It is that time of year again when schools open for the next school year. In years past, I helped great nephews of high school age to get boots to wear to school. As far as I know, all those I got booted are still wearing them, even to college.
At a recent motorcycle police rodeo, I overheard a motor officer speaking with his son about going back to school. That conversation wasn’t unusual, but my ears perked up when I heard the son ask his Dad,
“Could you get me a pair of boots to wear to school?”
Dad stepped back and said, “you always wear sneakers. What’s with boots?”
I smiled when his son said, “you look so cool in your boots. I want a pair.”
Dad said, “the boots are part of my uniform — and honestly if I didn’t have to wear these hot boots all day, I’d rather not. You see me in sneakers around the house.”
Son wouldn’t be discouraged. He continued, “I wasn’t talking about tall boots like those” (pointing to his father’s boots), “but more like those” (pointing to a pair of short tech boots on another cop).
Dad looked at the other cop’s boots and said, “okay, those are pretty much like sneakers. I’ll get you a pair if you want.”
Hours later at lunch, I happened to be sitting across the table from the same cop. We were talking about the competition, and I asked him, “what do you think about shorter tech boots for duty wear?”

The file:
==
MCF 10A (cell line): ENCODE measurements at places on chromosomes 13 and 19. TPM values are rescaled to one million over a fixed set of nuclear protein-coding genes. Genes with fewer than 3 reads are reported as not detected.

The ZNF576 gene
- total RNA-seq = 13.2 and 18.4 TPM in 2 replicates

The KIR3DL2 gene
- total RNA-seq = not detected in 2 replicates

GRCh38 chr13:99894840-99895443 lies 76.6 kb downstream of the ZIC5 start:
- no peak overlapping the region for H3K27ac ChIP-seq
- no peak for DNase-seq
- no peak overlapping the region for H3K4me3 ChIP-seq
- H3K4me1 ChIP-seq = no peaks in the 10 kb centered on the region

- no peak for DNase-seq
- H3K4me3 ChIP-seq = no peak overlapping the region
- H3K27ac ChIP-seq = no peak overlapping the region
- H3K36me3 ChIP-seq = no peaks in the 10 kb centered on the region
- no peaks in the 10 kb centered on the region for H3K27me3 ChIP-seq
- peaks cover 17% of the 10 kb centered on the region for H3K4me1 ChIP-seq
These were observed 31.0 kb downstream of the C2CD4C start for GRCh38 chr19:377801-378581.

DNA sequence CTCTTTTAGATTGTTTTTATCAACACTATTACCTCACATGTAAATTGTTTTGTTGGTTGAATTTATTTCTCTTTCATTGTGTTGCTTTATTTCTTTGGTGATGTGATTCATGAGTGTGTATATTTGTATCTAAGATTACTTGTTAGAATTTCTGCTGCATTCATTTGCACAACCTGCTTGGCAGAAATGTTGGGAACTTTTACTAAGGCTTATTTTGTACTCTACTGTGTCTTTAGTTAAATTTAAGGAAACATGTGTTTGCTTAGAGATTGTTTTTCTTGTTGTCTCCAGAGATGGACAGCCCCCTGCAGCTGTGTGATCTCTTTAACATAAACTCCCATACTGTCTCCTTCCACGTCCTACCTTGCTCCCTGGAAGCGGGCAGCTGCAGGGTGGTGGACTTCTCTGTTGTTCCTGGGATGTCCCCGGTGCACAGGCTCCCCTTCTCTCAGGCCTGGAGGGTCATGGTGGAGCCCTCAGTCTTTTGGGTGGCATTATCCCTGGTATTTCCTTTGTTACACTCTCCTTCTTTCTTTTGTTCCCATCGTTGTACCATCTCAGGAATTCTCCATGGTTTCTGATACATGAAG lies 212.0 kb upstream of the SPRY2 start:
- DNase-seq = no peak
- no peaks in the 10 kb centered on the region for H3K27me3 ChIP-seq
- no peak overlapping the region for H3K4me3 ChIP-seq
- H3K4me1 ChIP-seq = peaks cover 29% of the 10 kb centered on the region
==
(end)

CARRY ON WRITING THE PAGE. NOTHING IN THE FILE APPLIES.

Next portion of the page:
The cop’s answer was about what I expected. “Those kind of boots are sh*t for riding. No protection. Not like my Dehners.” Okay, he’s “old-school” and an old-school tall boot guy myself, I appreciate that. But he continued, “those kind of boots are fine for my kid who goes through shoes faster than the food in the fridge.” He smiled and continued, “If my kid wants a pair, that’s fine because they’re cheap and about when they fall apart, he will need a new pair anyway.”
That got me to thinking and wondering his opinion about my Chippewa Firefighter boots that I had on. I pointed to my boots and asked the cop, “what do you think about these?” … fearing a reply that I didn’t want to hear.
The cop looked at my boots and said, “those are okay. Guys in the fire department wear them. They seem to hold up okay.”
I replied, “these boots are over five years old and have been my most frequently selected boots when I ride my Harley.” The cop said, “yeah, they look okay. What kind of boots did you say they were?” I told him “Chippewa Firefighters,” and he asked, “Do they have a steel toe?” to which I replied “yes, they do.”
The cop said, “that’s great… my son seems to hurt his toes a lot; I don’t know how he does it. I’ll see if my son would like a pair of those.”
Then a couple more cops started speaking with this officer about a different subject, and our conversation ended.
I found it both interesting and insightful that at least one “old-school” motor officer generally prefers tall equestrian-style boots with a uniform, prefers not to wear them off duty, yet thinks that shorter tactical-style boots are poorly made, fall apart, and are not appropriate to wear for protection while operating a police motorcycle. However, his evaluation of shorter tac boots were of a pair made by Bates that really did look like sneakers. He seemed to be impressed with my Chippewa Firefighters.
Life is short: know your boots.